The hotly-contested Republican primary has gotten a lot of attention lately. Tuesday night, President Obama has a chance to reclaim the spotlight. He's delivering his annual State of the Union address. It's a high-profile platform for the president as he tries to frame the choice facing voters in November.
One of the biggest issues in the Florida GOP primary race is housing. Mitt Romney is attacking Newt Gingrich's work for the housing giant Freddie Mac. This issue is not just a political talking point though. Three years after the economic collapse, foreclosures continue to affect real people every day in an extremely personal way.
Several states are now pushing forward with plans to offer lotteries on the Internet. That's in the aftermath of a federal ruling that states are free to conduct online gambling within their borders. But some worry it opens the door to new bankruptcies and addicted gamblers.
Students graduating from college are entering perhaps the toughest, most uncertain job market in generations. Melanie Singer was among them. When she graduated from college in 2010 with a degree in accounting, she thought it would be easy to find a job; it turned out to be anything but.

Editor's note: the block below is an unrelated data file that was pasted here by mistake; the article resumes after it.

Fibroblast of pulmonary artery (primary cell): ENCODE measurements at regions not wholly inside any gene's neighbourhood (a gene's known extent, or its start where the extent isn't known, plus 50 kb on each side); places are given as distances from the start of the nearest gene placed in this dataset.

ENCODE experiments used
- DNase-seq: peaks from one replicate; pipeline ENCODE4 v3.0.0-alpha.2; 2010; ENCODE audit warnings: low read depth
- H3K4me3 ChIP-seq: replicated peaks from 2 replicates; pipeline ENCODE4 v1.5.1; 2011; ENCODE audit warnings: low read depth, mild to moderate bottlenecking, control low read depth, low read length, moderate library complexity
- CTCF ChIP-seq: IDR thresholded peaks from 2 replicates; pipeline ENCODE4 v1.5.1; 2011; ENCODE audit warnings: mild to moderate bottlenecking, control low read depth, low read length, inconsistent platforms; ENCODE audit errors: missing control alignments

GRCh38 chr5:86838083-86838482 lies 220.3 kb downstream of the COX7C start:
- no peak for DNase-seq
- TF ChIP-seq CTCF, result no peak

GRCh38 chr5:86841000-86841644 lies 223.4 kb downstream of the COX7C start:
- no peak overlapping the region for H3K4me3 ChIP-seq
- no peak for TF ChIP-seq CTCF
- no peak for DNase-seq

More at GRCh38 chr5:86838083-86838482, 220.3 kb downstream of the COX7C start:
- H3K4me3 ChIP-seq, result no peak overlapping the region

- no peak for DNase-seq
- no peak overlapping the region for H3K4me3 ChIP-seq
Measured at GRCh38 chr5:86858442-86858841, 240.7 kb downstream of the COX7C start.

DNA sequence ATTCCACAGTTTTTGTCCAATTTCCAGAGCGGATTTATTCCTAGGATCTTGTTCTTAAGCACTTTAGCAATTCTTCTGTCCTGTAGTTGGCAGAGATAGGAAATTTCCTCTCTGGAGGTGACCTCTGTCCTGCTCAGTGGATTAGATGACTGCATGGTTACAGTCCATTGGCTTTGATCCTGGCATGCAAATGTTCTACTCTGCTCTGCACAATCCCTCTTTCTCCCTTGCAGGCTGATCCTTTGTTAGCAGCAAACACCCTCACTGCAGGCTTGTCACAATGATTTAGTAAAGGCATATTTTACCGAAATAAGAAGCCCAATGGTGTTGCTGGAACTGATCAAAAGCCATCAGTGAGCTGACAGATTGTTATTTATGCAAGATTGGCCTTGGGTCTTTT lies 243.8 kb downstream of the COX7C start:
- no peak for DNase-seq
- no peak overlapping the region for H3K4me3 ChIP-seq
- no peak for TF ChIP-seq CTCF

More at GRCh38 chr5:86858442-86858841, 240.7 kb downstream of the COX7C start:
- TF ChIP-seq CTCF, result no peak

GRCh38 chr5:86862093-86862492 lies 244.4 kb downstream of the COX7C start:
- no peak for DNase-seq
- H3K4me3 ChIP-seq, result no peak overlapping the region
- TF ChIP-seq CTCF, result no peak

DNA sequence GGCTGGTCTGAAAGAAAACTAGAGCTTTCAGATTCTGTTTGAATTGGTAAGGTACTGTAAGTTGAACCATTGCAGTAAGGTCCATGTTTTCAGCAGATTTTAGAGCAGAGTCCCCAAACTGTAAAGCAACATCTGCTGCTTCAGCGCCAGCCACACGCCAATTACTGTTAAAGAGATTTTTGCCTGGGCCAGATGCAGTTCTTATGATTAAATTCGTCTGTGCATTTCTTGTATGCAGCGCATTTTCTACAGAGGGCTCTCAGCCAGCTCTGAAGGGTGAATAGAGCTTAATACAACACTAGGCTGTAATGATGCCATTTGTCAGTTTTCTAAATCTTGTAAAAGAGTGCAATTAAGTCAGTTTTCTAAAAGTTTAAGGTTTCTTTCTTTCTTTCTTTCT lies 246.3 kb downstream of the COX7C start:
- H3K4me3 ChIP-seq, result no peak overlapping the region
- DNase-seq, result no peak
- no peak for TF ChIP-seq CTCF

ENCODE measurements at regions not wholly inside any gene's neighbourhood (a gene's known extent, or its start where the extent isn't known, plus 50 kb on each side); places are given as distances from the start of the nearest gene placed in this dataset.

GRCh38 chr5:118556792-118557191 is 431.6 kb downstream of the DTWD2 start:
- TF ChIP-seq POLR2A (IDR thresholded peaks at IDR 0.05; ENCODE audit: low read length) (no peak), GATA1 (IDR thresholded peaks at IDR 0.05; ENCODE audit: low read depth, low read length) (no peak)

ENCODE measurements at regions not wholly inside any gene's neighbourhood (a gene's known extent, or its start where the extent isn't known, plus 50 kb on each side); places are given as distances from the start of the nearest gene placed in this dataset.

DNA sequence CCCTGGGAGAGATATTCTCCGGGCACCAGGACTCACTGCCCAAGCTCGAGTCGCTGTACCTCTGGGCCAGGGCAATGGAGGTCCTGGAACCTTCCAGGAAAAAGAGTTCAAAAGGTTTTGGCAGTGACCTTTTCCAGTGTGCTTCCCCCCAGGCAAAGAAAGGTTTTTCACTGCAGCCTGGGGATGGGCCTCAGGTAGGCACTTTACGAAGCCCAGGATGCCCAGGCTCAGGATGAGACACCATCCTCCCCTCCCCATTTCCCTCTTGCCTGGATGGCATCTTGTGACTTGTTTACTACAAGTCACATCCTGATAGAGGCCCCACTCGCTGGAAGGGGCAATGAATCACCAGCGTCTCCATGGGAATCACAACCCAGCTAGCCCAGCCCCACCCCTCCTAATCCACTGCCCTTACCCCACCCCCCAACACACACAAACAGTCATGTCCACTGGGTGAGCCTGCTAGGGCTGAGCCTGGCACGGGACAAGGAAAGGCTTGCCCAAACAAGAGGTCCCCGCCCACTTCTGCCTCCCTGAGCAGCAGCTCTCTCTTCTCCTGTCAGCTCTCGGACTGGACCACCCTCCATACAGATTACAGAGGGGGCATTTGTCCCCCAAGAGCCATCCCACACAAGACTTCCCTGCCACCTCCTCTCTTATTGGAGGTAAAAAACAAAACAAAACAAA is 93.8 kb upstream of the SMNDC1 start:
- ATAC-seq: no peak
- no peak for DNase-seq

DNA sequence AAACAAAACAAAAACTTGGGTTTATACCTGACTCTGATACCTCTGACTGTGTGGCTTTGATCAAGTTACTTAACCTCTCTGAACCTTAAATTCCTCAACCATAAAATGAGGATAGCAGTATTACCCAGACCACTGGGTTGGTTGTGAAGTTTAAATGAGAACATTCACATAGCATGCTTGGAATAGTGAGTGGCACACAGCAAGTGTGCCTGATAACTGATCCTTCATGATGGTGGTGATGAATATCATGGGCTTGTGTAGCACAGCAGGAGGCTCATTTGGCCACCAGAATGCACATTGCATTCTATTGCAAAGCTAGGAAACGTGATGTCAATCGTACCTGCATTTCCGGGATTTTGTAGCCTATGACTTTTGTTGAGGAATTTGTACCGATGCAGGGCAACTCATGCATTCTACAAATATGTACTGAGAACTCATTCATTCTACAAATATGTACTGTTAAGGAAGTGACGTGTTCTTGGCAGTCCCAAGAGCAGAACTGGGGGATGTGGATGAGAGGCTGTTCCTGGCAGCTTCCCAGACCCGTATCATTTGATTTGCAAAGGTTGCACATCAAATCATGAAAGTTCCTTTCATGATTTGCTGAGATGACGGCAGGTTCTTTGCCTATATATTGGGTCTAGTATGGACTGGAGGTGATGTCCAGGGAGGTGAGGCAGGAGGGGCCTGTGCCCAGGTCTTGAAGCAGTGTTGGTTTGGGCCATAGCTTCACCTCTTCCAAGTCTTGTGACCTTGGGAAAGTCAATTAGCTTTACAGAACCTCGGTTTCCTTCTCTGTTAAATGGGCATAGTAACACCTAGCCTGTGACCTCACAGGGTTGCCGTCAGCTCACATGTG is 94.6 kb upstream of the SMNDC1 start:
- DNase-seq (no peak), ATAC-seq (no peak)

When President Obama delivers his annual State of the Union address Tuesday, the economy will be a top issue — as will the housing market, which is still at the heart of the country's economic problems. New housing starts are still low and foreclosure prevention efforts haven't done as much as hoped.
Over the past half-century more than 20 million acres of U.S. farmland were transformed into housing developments. With new home construction all but stopped, farmers in many areas are buying or leasing land once slated for development and planting crops on it.
Attorney General Eric Schneiderman joined with other state attorneys general last year who were suing five large mortgage servicers. But he was disturbed by the shape of the agreement, and says banks wanted broad protection from lawsuits over other mortgage practices. So he started his own investigation.
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